I have a strong view on what good parenting is. 

It’s caring enough about your offspring to bother to punish them when they have done wrong. This is not an easy task because it requires effort – effort that once made shows a child in a very subtle way how much you care about their future wellbeing.

It is also caring enough to nurture them and give them the best life chances you possibly can. To pick them up when they are feeling low and struggling, to make sure they know that with the right hard work and behaviour there are endless opportunities out there for them.

In the aftermath of the riots that have been happening across the country this week, society could learn a lot from good parenting.

First, we need to clamp down on the young people who have looted shops and in some cases set fire to homes and attacked innocent civilians and policemen/women. We need to show them that these abhorrent actions have not gone unnoticed and will have severe repercussions.

But the job does not end there. No matter how unpopular it may seem at the moment, after the punishment needs to come the nurturing and care.

You can’t just beat someone with a stick, send them back to a life which they are clearly not feeling happy and fulfilled in, and then expect that anything will change.

The sense of entitlement that has crept up within our society needs to be smothered, but so too does this growing societal trend which silently dictates that people should be left to their own devices and if they make mistakes and don’t ‘measure up’ they will be cajoled and punished but never respected or nurtured.

The message needs to get through that society expects better from those that took part in the riots because they are part of this society. And at the same time society needs to start keeping its end of the deal by making more of an effort to support members of its youth who are feeling so disengaged they are quite willing to destroy everything around them.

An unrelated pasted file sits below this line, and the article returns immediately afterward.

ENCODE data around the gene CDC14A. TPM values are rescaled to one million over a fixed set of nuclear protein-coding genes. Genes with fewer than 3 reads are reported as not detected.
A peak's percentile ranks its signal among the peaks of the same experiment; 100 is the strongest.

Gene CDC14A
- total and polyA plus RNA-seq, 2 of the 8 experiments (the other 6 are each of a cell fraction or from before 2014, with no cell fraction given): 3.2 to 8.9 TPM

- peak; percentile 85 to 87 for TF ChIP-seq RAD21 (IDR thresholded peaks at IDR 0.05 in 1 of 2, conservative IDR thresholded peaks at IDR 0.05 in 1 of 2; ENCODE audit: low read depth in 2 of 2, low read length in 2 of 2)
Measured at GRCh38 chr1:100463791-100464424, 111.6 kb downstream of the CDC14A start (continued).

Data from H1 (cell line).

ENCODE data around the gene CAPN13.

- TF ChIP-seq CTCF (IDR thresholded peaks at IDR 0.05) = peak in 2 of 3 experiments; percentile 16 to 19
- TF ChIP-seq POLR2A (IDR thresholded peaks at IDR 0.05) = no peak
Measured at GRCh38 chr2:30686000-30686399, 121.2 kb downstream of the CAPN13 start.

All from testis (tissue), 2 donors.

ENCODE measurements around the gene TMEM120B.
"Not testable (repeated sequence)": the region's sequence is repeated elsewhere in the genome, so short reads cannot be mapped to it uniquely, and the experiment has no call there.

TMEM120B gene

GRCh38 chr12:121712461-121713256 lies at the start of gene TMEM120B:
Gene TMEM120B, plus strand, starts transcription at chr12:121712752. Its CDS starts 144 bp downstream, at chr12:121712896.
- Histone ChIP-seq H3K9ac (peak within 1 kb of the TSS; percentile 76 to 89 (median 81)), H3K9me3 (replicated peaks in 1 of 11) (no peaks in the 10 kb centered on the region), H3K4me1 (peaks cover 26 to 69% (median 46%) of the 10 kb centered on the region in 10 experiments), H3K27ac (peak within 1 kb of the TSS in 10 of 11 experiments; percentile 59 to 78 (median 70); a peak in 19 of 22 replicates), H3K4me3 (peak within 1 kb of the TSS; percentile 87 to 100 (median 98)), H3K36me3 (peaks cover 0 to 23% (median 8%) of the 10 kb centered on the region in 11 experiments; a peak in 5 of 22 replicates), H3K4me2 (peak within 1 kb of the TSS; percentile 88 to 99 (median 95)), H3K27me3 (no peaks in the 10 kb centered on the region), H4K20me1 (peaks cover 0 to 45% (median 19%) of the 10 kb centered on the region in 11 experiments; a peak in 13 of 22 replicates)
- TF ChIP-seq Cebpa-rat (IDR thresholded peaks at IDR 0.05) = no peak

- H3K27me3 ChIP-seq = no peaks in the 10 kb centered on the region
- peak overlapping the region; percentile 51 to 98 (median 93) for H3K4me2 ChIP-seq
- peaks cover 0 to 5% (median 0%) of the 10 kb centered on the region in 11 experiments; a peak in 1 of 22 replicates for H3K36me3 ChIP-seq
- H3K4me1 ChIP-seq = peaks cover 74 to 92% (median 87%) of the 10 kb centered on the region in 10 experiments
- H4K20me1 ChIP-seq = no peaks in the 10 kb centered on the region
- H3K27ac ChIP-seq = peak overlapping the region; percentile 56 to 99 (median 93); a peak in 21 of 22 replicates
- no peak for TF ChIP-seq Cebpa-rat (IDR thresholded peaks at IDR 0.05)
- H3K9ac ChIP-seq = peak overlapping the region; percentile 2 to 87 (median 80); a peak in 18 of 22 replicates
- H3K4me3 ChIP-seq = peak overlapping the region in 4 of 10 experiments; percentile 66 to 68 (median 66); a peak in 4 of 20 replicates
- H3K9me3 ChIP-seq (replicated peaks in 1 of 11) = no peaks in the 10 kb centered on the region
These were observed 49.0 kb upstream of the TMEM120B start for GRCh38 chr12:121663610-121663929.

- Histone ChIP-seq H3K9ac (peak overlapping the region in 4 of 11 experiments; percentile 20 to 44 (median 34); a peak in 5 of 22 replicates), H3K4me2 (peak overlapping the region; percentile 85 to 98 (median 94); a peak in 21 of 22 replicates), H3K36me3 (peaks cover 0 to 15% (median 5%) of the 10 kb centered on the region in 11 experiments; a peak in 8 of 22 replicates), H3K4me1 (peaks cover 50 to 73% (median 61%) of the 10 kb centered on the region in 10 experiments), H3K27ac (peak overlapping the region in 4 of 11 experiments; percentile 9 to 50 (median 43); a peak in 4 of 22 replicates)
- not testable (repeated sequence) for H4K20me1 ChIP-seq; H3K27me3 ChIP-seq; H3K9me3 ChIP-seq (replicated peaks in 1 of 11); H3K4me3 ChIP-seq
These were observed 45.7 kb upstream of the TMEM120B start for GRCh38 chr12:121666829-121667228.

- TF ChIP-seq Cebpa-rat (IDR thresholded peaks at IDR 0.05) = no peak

Clearly, not enough is being done at the moment to support these people – I don’t think we could have been given a clearer signal of that fact this week. The concept of ‘tough love’ needs an urgent revisit.

By Sophie Hudson

Sleeping rough

Homelessness sparks debate. Already in my modest-lengthed life I’ve been involved in a number of heated discussions about the issue.

But last Friday I took part in an event which was to change my views on it forever, making me much more certain of my stance on it. I slept rough in London for charity.

I was undercover at least, in Spitalfields market. But I was in a sleeping bag, there was no heating, and the only thing between me and the pavement for an entire November night was a very thin piece of cardboard.

It was an uncomfortable experience to say the least. I gritted my teeth and got on with it though, knowing that within only a few hours I’d be able to go home and get into a nice warm bed.

When I woke up just after 6am I was cold, I ached all over and I just generally felt very tired and stale. At that moment, whilst most the people around me were still asleep and it was eerily quiet, I suddenly wondered what it would feel like if options were not open to me at that point in time.

I wondered how I would be feeling if my only option for the day was to gather up my sleeping bag and bit of cardboard and head out onto the street to beg for money. What if I couldn’t go home and have a shower? What if I couldn’t go and brush my teeth? What if there was no food for me waiting in my fridge? What if I knew I would be sleeping rough again that night?

Anyone who is living a life in which those ‘what ifs’ are their daily reality is not in that position out of choice. A home is something most of us take for granted, and to be without one on a constant basis must be utterly miserable and one of the least care-free existences anyone can fathom.

There are no lengths we shouldn’t be going to as a society to put an end to homelessness. Since Friday I’ve already made a promise to myself that I will do all I personally can to help alleviate the situation in some way. Whether that is by donating money to a charity, becoming a trustee or volunteering in a soup kitchen I am not yet sure.

One thing I am sure of though is that there is no easy solution to a problem like homelessness, but that everything must be done to find one. It’s something that homeless people themselves have very little, if any power, to change. It’s therefore up to the rest of us to help pull them back out of that constant struggle.

By Sophie Hudson